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What is most energy efficient run-time and/or thermostat differential setting?

What is most energy efficient run-time and/or thermostat differential setting?

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  #1  
Old 08-01-13, 08:12 AM
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What is most energy efficient run-time and/or thermostat differential setting?

West Central Florida; Goodman split a/c (heat pump)

My thermostat allows a differential setting of one to three degrees(I think) which sort of allows me to adjust the cycle times and on some days give the unit a better chance to drop the humidity level(it seems). I've read that longer run times are preferable, but I'm not sure how far this should be taken, if at all. At a 2 degree differential setting from the set temp, the unit can be off from a 1/2 hour to an hour until the unit restarts and then run for 1/2 hour to an hour and 15 minutes or so.

The questions are: Is this advisable?

Is this more energy efficient compared to having a lower differential setting such as the default setting of 1 degree where the unit cycles on and off more often?

Thank you
 
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Old 08-01-13, 10:04 AM
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It won't make that much difference. should spend your time on home insulation, and also make sure the system is at the top notch condition.
 
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Old 08-01-13, 10:43 PM
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A greater differential reduces energy consumption since it takes 10+ minutes of runtime for a system to reach full capacity/efficiency.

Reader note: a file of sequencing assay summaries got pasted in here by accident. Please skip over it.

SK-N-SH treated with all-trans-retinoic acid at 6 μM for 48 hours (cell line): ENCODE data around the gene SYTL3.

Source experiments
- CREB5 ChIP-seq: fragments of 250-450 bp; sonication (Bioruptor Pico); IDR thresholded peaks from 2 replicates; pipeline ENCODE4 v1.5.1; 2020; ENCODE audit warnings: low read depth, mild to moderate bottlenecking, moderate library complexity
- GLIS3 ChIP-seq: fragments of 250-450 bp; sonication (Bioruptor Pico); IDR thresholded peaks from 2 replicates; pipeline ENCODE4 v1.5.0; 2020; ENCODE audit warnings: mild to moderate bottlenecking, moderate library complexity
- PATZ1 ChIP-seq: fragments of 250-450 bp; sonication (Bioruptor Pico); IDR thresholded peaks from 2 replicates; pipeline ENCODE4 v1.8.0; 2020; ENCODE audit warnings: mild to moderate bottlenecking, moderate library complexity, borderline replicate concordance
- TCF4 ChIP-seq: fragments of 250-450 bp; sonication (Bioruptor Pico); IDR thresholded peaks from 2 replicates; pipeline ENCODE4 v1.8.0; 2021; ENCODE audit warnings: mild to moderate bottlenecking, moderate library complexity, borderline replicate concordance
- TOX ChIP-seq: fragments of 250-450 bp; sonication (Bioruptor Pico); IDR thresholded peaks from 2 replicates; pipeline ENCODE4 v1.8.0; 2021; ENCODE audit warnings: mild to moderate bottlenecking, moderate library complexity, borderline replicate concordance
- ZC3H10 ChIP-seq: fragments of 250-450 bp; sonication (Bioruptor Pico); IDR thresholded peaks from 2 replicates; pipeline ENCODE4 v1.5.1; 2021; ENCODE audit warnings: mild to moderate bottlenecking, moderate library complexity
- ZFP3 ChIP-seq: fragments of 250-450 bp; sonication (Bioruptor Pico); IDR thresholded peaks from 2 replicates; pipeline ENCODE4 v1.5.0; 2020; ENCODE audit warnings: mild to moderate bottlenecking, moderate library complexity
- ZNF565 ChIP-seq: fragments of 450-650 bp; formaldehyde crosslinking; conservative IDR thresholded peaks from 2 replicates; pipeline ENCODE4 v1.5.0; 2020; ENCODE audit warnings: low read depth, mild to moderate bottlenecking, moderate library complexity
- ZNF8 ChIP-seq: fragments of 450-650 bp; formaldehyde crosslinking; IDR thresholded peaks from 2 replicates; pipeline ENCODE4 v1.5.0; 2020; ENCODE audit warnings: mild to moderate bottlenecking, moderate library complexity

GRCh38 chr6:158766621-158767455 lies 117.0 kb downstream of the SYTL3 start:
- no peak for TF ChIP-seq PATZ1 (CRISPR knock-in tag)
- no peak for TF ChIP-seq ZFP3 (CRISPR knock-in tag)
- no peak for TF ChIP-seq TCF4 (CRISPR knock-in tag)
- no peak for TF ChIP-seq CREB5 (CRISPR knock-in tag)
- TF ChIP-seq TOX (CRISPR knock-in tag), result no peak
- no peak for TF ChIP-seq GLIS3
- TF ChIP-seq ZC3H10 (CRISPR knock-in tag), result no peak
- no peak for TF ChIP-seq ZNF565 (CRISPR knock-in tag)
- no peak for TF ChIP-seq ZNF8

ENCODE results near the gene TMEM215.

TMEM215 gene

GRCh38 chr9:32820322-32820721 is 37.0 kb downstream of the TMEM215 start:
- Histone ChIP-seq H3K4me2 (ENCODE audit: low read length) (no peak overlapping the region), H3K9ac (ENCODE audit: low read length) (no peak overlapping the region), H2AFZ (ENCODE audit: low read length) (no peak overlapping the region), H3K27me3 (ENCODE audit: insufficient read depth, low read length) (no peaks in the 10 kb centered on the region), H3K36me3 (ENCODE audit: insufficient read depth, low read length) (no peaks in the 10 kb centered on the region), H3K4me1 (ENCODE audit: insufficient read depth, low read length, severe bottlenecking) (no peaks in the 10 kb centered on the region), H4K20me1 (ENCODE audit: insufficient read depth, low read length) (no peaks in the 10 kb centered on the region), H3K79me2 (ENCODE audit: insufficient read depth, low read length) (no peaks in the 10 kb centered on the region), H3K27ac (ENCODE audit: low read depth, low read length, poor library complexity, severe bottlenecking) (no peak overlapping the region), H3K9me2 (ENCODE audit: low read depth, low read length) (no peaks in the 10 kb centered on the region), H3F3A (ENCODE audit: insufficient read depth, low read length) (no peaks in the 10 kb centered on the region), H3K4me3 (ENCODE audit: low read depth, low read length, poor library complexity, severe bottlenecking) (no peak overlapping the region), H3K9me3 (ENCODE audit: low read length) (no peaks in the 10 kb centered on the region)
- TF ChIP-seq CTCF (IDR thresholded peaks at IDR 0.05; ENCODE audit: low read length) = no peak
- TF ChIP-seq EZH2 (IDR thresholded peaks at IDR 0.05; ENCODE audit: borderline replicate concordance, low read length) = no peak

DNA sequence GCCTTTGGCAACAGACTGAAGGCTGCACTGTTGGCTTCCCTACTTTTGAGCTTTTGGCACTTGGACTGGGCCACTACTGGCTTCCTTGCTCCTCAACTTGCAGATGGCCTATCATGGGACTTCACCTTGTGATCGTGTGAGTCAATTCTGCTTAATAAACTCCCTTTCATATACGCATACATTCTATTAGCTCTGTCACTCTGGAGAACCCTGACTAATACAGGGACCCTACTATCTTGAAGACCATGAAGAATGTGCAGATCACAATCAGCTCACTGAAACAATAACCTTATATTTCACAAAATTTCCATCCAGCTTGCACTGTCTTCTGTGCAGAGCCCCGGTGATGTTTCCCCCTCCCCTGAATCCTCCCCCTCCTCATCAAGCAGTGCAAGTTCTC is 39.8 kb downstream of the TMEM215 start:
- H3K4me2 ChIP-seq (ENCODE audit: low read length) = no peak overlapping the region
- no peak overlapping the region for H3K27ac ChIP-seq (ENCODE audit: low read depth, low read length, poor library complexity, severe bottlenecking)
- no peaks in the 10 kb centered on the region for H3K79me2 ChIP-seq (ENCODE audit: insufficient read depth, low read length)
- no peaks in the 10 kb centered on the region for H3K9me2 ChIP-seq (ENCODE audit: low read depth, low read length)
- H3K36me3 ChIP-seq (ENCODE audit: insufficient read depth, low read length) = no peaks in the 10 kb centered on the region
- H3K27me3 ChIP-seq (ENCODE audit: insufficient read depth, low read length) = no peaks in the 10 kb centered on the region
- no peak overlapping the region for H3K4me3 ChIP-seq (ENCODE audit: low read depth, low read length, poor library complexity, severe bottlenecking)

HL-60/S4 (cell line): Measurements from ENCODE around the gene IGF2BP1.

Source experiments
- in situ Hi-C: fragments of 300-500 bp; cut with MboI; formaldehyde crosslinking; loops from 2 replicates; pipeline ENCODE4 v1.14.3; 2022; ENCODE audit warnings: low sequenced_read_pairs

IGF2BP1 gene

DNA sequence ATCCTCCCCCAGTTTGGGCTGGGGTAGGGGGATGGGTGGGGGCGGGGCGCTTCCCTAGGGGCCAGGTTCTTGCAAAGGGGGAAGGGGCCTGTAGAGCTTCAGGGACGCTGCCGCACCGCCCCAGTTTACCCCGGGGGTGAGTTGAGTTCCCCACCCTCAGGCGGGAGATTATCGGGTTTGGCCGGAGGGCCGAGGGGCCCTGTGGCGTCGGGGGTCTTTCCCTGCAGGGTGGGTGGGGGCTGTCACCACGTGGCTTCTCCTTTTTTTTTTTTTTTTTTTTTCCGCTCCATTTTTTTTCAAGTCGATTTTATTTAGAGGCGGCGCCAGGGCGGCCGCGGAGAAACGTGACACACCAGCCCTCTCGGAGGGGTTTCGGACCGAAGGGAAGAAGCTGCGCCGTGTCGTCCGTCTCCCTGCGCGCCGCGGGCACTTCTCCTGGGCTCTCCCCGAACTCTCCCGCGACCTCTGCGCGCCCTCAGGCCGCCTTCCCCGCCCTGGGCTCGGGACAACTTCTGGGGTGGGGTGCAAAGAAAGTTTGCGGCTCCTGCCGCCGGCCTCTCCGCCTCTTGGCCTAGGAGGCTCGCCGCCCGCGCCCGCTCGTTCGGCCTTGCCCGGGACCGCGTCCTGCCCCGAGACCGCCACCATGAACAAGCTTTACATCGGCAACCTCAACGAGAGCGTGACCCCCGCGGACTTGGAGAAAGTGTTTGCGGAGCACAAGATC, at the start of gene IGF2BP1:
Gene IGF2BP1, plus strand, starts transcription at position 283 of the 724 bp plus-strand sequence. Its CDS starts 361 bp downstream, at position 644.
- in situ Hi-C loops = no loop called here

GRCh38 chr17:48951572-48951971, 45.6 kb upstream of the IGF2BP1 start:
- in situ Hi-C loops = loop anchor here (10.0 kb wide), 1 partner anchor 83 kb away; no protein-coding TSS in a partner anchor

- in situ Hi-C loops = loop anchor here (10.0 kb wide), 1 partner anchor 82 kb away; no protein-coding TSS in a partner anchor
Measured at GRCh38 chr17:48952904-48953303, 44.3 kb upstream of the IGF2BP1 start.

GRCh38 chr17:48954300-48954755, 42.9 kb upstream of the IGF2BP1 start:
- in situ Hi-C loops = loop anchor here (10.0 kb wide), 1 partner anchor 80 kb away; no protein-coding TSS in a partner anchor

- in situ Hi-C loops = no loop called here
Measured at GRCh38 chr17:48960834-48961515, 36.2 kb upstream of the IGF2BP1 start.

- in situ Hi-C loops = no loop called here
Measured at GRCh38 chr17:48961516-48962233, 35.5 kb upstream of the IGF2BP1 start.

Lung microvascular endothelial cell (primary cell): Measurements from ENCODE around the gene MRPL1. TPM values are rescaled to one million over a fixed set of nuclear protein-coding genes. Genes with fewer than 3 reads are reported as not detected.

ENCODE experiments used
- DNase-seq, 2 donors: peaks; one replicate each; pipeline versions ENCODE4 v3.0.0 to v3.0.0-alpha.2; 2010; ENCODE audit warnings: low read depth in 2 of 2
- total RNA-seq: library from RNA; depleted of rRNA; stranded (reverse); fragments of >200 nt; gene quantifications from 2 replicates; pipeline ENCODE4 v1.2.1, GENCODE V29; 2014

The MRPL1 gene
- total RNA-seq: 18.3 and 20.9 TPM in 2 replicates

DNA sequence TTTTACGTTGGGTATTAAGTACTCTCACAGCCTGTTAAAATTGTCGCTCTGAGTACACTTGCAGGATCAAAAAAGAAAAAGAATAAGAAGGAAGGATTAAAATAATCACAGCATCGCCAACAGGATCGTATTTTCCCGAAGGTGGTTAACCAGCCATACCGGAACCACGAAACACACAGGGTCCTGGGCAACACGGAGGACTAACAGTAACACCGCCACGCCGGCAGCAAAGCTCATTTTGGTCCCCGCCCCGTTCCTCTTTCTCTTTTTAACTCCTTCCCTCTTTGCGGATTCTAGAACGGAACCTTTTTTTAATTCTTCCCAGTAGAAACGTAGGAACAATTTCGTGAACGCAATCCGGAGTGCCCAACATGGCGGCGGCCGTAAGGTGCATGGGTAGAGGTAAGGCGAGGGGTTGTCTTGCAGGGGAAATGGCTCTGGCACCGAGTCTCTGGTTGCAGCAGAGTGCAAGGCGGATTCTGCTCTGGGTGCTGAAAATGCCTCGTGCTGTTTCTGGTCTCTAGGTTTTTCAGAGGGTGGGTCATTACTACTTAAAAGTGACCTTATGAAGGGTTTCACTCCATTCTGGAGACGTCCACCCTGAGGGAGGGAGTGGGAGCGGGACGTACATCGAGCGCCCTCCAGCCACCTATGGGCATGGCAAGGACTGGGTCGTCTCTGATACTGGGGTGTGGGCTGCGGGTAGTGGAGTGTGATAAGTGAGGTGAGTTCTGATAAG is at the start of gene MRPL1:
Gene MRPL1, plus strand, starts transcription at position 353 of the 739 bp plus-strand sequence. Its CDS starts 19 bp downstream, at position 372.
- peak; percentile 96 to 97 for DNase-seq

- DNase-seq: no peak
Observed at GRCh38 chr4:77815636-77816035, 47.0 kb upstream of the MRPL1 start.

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Old 08-05-13, 11:49 AM
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For best efficiency & lowering humidity I'd use 2, or possibly 3 in milder weather to try to keep humidity at or below 50% RH.

A lot depends on whether it is windy or calm & how high .9-ACH or low .375-ACH air-infiltration is; as to whether the humidity will rise too much during the longer off-cycle time.

When controlling humidity. always Set the Room TH to AUTO, so the indoor blower cycles off with the A/C.
 
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Old 08-10-13, 11:10 AM
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Thank you for the responses.

I was wondering; is there any rule of thumb to suggest what the on-off surge equals in continuous run time? In other words, since the longer run time is a more efficient use of the electricity, is there a general amount of run time that equates to the additional electricity that would have been used during the on/off cycle surge?

Edit: Or is the additional efficiency due mainly to the 10 minutes suggested needed to get the unit to optimal running capacity?
 
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